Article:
Trees not only tell you about themselves and what has happened in the past. They can tell you a lot about the health of the environment around them and what is coming. They are signs telling the future, in a way. Jesus says, “Look at the fig tree and all the trees; as soon as they sprout leaves you can see for yourselves and know that summer is already near.” The trees are getting ready. If you look at a tree that loses its leaves right now, you’ll see buds of next year’s branches. The tree prepares itself for what is coming next. And you can look at a tree and see damage from beetles and know that a whole forest is about to be wiped out. Right now, trees that grew only at lower elevations are being found further up on mountains. Because of climate change, it is warmer higher up and it is affecting where trees can grow. Trees in this case are giving us a message that our planet is changing. They are signs of what is coming.

Jesus is telling us to pay attention to these signs, whether they are like historical markers, signs telling us of what has happened in the past, or signs of what is coming in the future. Jesus doesn’t want us to be caught of guard. He says that things are changing, but we don’t have to be afraid. Lift up your heads. Look up! Stand up! Get a good vantage point to what is happening.

Those who are afraid look down. It is like the ostrich with its head buried in the sand. If I can’t see them, they can’t see me! God says, it is coming either way, whether you choose to see it or not. Are you going to let yourself be afraid of this change? Are you going to just let it happen and not be prepared? It is better to pay attention and see what is coming so you can be ready. Open your eyes, because even though scary things are happening and people are getting confused and anxious, God is in control. God has the power and glory. It is in God’s hands. It will ultimately be all right.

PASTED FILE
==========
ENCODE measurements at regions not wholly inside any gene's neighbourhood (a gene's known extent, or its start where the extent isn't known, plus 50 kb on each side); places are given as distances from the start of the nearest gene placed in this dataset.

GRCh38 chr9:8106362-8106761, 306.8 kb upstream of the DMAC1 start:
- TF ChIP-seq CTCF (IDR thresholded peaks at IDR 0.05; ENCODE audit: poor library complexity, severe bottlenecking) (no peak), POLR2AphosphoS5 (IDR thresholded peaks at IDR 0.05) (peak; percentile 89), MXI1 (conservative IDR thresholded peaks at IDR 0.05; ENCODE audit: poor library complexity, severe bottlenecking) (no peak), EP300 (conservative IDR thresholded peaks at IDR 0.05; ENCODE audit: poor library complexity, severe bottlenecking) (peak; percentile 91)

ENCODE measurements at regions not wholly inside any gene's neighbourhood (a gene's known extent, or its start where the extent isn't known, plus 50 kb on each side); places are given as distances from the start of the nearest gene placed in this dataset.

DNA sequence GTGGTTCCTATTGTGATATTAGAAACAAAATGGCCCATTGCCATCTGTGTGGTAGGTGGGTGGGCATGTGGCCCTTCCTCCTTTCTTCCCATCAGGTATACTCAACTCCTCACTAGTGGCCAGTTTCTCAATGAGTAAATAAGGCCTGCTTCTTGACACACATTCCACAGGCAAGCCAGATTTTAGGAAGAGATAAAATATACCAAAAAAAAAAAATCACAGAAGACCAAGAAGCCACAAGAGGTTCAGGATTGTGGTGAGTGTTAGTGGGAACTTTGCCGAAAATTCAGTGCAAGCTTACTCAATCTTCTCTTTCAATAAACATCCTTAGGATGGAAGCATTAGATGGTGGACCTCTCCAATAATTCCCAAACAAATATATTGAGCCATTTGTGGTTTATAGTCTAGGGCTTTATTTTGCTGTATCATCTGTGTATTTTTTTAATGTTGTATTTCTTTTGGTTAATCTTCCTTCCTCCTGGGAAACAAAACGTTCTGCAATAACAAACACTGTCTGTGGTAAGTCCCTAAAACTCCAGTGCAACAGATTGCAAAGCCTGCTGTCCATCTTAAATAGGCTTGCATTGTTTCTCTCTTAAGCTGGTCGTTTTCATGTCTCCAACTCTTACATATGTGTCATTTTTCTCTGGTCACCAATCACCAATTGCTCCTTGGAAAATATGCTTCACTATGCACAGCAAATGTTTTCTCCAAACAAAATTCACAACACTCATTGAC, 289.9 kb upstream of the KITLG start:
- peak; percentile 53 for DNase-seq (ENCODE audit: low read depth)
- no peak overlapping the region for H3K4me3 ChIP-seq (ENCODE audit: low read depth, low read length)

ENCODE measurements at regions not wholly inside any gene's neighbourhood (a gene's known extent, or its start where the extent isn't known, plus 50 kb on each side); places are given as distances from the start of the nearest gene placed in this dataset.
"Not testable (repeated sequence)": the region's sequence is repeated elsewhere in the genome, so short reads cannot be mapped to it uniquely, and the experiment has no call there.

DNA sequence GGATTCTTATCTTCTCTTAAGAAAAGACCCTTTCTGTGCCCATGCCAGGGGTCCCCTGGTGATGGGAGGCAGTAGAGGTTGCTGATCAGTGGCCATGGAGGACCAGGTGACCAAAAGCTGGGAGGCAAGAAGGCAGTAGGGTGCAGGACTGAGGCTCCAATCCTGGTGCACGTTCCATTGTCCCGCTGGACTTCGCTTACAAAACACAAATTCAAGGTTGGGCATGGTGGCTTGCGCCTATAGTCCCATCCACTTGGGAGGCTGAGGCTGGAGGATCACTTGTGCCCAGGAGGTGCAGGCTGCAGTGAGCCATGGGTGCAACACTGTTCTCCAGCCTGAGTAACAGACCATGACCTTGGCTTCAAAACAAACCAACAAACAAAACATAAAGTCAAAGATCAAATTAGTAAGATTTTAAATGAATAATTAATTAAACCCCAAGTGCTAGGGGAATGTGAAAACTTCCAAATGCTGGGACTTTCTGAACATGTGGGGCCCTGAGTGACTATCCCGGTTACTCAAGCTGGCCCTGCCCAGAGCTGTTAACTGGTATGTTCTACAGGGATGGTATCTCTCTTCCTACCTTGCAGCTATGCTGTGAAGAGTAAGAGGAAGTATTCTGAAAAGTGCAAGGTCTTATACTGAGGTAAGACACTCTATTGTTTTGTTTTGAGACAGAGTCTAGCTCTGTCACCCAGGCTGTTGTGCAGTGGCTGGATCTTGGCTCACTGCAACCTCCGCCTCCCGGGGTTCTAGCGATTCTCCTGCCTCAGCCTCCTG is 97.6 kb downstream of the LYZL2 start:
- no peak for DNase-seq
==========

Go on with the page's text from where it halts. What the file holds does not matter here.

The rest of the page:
These readings could partly be about the changes that are going on in our world and the church being ready to meet the needs of the next generation of believers. Will we be anxious about the future and pretend that changes aren’t happening? Jesus says there is nothing to fear about the future. God will be with us as we prepare for what is coming.

These readings could also be about changes in our lives as we age. Do we pretend it isn’t happening because we fear what the future holds? Jesus says that he will walk through it with us. Even though it is scary to lose control and to endure the pains that aging brings, God will be with us and God will ease our pains and give us peace and bring us home. Our tree may look like it is dying, but new life is apparent, and growth is happening.

And these readings also refer to the coming of God’s Kingdom. Some say it is going to get worse before it gets better. I suppose that was true of Jesus’ crucifixion. But God used a hopeless situation to bring life. God can use the really bad stuff, the scary stuff, to bring hope and life. God has got it under control and we don’t have to be afraid.

The tree of life has endured many trials, drought, windstorm, blizzard, ice, pruning and grafting, infestation, fire, flood, and everything else imaginable. Yet we are all branches on this tree. Jesus is the trunk. God is the roots. We are part of each other. We have permanent unity. We have the light of Christ to warm us. We have the water of life nourishing us. We are all in this together, part of each other. So let us go forward with boldness and hope, growing, shading, feeding, healing, and living.